A hell of a lot of waste goes on in public services

How do we stop the carpet-baggers running off with the silver?

It is fashionable, these days, to refer to the state as a commissioner of services rather than a provider. From health to education, maritime rescue to employment services, the state - in the form of local as well as central government - is commissioning the services it once provided.

Inevitably, the people once responsible for managing a service are stepping back from the frontline and learning how to navigate the tendering and procurement processes that are part and parcel of spending taxpayers' money.

But, according to the OECD, “the volume of transaction and the close interaction between public and private sectors create multiple opportunities for private gain and waste at the expense of taxpayers”. Minimising the risk of fraud, corruption and mismanagement of public funds requires “transparency throughout the entire public procurement cycle”: taxpayers and service users are better protected when the public can help public servants hold private providers to account.

So how does the hands-off approach that seems to be commonplace in the UK help make sure public money is delivering public gain?

A survey by the OECD shows the UK is the only country out of 34 major economies that does not allow the public to see information about the selection and evaluation criteria. This means it is difficult to know if the recipient of public money is spending it as agreed. Nor does the UK reveal tender documents and only sometimes will it justify its decisions. And, if contracts are modified after being awarded, there is no policy to reveal this to the public.

At a local level this has the effect of taking power away from the local commissioners who, when they can see money has been spent on failed promises and missed targets, should be demanding delivery or remedy.

Just look, for example, at the myriad organisations that have sprung up to provide employment related services to local authorities. The range of services and the variety of programmes is befuddling and with no possibility of public scrutiny, local authorities are on their own when it comes to trying to hold their private-sector providers to account.

This is not a case of big companies muscling-in. Small, so-called “social enterprises” are involved too. With colourful stories and fresh-faced bravado they sell their services with, it would seem, no hope of delivery.

For the Newhams, Tower Hamlets and Southwarks, for example, this must be deeply frustrating: knowing they have paid out, have received nothing in return and face months of arguing and unaffordable legal bills if they try to recover their money. This is nothing compared to the impact on taxpayers, let alone the people that should have received the support and help that was offered, paid for and never delivered.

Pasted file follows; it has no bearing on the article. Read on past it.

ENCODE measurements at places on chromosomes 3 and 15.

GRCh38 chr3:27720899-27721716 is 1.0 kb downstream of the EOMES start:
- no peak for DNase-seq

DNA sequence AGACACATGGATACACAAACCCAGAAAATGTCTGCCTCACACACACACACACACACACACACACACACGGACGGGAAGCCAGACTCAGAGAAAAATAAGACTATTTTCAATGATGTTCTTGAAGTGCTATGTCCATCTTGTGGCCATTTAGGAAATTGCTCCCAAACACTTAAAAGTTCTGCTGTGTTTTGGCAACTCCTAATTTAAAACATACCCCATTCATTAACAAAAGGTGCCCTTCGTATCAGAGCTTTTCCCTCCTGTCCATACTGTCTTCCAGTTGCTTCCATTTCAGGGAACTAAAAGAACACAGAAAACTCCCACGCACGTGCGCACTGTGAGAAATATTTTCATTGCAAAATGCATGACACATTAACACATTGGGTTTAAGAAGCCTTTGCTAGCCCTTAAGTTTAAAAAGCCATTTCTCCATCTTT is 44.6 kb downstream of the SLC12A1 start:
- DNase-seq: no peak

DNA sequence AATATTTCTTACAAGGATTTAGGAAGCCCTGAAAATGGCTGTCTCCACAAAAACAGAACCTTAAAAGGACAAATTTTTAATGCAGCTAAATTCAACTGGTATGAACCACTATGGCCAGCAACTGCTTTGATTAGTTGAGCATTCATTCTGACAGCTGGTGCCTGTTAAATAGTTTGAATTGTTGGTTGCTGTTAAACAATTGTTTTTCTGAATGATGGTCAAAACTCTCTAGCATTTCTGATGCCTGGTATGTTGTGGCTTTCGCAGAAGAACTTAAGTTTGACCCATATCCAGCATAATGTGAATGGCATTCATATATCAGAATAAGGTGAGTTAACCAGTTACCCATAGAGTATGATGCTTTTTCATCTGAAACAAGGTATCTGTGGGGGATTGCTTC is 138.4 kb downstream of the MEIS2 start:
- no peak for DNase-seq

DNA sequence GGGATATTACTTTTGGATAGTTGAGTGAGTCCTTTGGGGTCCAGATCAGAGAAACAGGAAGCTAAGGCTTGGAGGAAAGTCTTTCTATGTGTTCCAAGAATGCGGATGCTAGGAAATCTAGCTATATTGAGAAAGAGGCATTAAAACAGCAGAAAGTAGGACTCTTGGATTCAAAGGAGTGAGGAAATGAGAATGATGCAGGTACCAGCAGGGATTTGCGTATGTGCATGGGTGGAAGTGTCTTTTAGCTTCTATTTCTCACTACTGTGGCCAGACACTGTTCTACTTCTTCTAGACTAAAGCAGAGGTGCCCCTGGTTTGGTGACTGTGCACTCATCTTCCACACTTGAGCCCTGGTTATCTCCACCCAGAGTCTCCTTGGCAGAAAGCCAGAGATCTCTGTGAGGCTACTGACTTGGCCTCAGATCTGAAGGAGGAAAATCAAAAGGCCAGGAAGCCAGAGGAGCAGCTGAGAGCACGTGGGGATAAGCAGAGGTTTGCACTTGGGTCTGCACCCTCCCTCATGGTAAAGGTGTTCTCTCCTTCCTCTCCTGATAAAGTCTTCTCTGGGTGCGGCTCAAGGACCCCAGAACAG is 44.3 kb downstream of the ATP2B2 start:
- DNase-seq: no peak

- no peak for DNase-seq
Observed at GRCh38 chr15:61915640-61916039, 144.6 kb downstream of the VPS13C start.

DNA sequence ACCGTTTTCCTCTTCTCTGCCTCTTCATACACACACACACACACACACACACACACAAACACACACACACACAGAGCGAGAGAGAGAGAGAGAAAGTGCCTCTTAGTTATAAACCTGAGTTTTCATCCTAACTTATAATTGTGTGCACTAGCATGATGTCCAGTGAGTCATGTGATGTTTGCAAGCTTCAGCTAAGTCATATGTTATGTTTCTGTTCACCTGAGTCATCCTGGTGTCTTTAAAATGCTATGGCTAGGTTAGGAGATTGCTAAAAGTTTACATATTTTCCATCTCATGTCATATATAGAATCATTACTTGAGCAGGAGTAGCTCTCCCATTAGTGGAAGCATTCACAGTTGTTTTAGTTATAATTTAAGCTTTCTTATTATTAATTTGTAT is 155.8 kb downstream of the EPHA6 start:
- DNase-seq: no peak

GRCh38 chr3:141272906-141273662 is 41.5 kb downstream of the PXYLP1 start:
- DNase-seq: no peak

Perhaps public services need public scrutiny to help our remaining public servants stop the carpet-baggers from grabbing the silver. At the moment they seem pretty ineffectual but I would argue that it’s not all their fault.

Photograph: Getty Images

Spencer Neal is a reformed publisher who now advises on media and stakeholder relations at Keeble Brown. He writes about the ironies and hypocrisies that crop up in other peoples' businesses. He is also an optimist.

Photo: Getty
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Can Philip Hammond save the Conservatives from public anger at their DUP deal?

The Chancellor has the wriggle room to get close to the DUP's spending increase – but emotion matters more than facts in politics.

The magic money tree exists, and it is growing in Northern Ireland. That’s the attack line that Labour will throw at Theresa May in the wake of her £1bn deal with the DUP to keep her party in office.

It’s worth noting that while £1bn is a big deal in terms of Northern Ireland’s budget – just a touch under £10bn in 2016/17 – as far as the total expenditure of the British government goes, it’s peanuts.

The British government spent £778bn last year – we’re talking about spending an amount of money in Northern Ireland over the course of two years that the NHS loses in pen theft over the course of one in England. To match the increase in relative terms, you’d be looking at a £35bn increase in spending.

But, of course, political arguments are about gut instinct rather than actual numbers. The perception that the streets of Antrim are being paved by gold while the public realm in England, Scotland and Wales falls into disrepair is a real danger to the Conservatives.

But the good news for them is that last year Philip Hammond tweaked his targets to give himself greater headroom in case of a Brexit shock. Now the Tories have experienced a shock of a different kind – a Corbyn shock. That shock was partly due to the Labour leader’s good campaign and May’s bad campaign, but it was also powered by anger at cuts to schools and anger among NHS workers at Jeremy Hunt’s stewardship of the NHS. Conservative MPs have already made it clear to May that the party must not go to the country again while defending cuts to school spending.

Hammond can get to slightly under that £35bn and still stick to his targets. That will mean that the DUP still get to rave about their higher-than-average increase, while avoiding another election in which cuts to schools are front-and-centre. But whether that deprives Labour of their “cuts for you, but not for them” attack line is another question entirely. 

Stephen Bush is special correspondent at the New Statesman. His daily briefing, Morning Call, provides a quick and essential guide to domestic and global politics.

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